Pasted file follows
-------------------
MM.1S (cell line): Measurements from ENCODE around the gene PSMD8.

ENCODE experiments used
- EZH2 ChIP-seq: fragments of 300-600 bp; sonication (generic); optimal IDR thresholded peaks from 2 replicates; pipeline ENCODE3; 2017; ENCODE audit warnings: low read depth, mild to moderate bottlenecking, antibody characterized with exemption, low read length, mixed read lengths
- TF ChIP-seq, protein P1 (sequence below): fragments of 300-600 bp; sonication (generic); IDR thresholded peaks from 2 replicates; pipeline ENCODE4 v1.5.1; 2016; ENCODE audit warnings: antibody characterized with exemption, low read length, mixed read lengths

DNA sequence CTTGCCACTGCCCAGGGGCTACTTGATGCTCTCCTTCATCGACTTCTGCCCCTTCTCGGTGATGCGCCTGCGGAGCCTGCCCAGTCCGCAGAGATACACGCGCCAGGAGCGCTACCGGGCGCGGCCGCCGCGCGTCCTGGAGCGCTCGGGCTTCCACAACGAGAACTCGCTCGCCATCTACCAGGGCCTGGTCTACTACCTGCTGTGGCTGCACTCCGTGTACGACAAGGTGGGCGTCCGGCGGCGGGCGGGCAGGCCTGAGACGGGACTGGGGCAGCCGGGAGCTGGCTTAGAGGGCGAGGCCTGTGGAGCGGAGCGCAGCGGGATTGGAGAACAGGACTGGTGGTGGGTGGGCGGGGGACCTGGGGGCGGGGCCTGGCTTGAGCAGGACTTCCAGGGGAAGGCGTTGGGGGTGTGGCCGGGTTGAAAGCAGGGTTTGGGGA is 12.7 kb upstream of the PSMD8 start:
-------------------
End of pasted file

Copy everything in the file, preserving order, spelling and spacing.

MM.1S (cell line): Measurements from ENCODE around the gene PSMD8.

ENCODE experiments used
- EZH2 ChIP-seq: fragments of 300-600 bp; sonication (generic); optimal IDR thresholded peaks from 2 replicates; pipeline ENCODE3; 2017; ENCODE audit warnings: low read depth, mild to moderate bottlenecking, antibody characterized with exemption, low read length, mixed read lengths
- TF ChIP-seq, protein P1 (sequence below): fragments of 300-600 bp; sonication (generic); IDR thresholded peaks from 2 replicates; pipeline ENCODE4 v1.5.1; 2016; ENCODE audit warnings: antibody characterized with exemption, low read length, mixed read lengths

DNA sequence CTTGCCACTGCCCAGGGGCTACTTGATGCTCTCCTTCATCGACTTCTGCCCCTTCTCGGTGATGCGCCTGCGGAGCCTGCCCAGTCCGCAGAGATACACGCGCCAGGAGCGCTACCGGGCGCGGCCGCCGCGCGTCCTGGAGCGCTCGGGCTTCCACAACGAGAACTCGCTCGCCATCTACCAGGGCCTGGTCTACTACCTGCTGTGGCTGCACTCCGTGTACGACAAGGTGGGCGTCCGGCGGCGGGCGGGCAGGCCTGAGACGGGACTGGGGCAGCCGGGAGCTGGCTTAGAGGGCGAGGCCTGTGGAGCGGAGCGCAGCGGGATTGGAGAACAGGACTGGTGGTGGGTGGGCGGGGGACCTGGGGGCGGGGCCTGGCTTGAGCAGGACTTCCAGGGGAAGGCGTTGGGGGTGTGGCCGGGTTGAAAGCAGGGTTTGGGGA is 12.7 kb upstream of the PSMD8 start: